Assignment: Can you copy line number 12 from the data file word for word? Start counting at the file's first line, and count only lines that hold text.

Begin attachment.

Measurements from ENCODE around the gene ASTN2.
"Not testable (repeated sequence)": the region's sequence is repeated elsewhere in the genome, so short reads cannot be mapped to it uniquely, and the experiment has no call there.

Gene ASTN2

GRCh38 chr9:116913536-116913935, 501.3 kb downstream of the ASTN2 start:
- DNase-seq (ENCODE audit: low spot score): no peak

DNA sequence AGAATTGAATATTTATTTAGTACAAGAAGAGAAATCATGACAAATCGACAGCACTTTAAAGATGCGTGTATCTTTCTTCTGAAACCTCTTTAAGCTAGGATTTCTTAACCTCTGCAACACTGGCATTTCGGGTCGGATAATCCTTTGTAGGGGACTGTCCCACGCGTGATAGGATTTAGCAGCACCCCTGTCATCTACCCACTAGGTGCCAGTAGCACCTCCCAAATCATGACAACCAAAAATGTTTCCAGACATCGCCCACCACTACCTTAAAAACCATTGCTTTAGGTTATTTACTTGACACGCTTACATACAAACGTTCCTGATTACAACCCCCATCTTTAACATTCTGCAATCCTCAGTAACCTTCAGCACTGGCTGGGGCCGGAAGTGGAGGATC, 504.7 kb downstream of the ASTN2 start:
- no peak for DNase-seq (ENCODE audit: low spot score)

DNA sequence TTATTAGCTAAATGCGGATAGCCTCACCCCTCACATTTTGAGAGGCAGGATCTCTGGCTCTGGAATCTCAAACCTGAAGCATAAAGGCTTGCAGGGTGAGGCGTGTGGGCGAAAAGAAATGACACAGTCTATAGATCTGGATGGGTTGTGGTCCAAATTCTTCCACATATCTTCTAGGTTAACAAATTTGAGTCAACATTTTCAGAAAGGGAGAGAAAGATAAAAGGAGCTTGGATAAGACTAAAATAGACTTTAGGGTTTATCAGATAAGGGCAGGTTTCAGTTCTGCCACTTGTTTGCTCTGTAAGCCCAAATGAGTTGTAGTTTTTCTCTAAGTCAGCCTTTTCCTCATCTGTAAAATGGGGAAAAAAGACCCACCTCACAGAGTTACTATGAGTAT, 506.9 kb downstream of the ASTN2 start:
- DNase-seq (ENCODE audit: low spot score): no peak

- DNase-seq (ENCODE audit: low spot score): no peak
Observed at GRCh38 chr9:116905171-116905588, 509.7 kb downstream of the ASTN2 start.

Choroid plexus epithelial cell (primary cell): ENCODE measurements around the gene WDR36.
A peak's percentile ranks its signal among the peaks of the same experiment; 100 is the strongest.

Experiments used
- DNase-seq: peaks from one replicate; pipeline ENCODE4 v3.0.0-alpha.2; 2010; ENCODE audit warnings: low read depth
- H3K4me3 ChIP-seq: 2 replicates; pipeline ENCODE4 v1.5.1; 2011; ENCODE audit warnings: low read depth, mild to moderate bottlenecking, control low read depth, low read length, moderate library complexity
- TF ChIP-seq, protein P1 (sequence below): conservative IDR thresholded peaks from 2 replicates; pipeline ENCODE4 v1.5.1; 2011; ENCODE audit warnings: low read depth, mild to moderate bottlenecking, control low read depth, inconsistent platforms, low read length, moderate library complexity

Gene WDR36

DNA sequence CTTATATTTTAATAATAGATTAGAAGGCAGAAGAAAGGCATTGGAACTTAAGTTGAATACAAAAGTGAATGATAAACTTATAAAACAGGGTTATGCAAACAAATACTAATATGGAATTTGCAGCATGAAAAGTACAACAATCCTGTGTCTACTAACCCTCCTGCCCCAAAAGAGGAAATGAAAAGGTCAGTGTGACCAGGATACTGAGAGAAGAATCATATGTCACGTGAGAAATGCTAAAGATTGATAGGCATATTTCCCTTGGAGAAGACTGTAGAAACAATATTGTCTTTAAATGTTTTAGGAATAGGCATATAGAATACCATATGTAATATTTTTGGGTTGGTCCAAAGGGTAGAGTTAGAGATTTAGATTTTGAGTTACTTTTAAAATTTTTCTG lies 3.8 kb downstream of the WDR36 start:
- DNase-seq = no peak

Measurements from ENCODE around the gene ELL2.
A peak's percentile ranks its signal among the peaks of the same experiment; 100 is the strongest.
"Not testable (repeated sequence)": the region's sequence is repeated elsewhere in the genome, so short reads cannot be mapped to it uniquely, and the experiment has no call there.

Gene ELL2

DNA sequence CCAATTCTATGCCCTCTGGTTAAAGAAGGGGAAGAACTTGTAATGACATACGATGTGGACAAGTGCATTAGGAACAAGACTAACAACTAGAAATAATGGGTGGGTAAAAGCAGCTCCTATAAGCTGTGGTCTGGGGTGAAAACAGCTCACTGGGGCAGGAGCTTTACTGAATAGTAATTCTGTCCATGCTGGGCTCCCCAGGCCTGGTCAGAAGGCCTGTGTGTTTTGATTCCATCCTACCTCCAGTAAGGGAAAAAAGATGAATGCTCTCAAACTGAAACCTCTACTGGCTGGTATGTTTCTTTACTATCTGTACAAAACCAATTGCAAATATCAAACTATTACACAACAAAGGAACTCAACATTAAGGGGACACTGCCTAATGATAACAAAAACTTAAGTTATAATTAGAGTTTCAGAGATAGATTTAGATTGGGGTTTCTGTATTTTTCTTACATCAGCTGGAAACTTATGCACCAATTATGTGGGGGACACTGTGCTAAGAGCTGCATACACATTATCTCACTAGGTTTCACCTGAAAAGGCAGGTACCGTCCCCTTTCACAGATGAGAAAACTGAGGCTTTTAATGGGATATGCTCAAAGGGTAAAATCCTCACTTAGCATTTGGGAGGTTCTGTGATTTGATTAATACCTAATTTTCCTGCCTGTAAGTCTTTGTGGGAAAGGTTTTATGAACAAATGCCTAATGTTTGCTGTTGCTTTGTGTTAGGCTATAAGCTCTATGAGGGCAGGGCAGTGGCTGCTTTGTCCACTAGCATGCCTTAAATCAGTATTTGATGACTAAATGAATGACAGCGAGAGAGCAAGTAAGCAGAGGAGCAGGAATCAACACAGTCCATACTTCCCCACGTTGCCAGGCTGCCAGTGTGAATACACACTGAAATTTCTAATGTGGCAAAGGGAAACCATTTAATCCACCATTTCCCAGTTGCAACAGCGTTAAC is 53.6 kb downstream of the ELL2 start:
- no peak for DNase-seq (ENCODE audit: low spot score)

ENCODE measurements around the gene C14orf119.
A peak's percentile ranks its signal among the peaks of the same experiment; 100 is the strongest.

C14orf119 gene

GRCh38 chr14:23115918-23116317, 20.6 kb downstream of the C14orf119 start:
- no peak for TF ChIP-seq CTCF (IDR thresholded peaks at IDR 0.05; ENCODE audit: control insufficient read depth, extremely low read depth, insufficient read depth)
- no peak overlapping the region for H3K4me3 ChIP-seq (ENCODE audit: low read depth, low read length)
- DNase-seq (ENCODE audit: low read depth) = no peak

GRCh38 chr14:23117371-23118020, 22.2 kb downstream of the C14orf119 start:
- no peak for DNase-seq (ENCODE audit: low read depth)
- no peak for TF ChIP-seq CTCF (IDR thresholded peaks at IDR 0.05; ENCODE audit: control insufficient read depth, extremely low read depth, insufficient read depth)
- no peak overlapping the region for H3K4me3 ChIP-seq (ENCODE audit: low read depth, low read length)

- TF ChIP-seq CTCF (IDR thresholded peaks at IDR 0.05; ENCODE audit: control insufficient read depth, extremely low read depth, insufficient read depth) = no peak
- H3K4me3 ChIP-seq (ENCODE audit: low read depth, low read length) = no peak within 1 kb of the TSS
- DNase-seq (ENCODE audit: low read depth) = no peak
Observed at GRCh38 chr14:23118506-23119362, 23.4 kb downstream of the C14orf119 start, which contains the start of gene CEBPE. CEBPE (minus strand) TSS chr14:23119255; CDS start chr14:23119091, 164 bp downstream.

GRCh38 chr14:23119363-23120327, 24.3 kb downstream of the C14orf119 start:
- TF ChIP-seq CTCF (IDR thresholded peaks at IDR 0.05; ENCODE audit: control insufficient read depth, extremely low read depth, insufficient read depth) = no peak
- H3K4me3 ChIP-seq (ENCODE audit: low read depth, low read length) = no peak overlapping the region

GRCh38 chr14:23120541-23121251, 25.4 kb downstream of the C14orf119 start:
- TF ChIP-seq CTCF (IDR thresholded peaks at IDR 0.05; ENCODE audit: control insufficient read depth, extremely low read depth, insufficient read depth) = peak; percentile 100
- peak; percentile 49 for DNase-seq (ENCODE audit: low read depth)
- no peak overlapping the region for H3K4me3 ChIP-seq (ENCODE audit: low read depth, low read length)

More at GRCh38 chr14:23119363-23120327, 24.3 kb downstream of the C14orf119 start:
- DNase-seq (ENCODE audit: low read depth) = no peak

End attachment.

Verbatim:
Choroid plexus epithelial cell (primary cell): ENCODE measurements around the gene WDR36.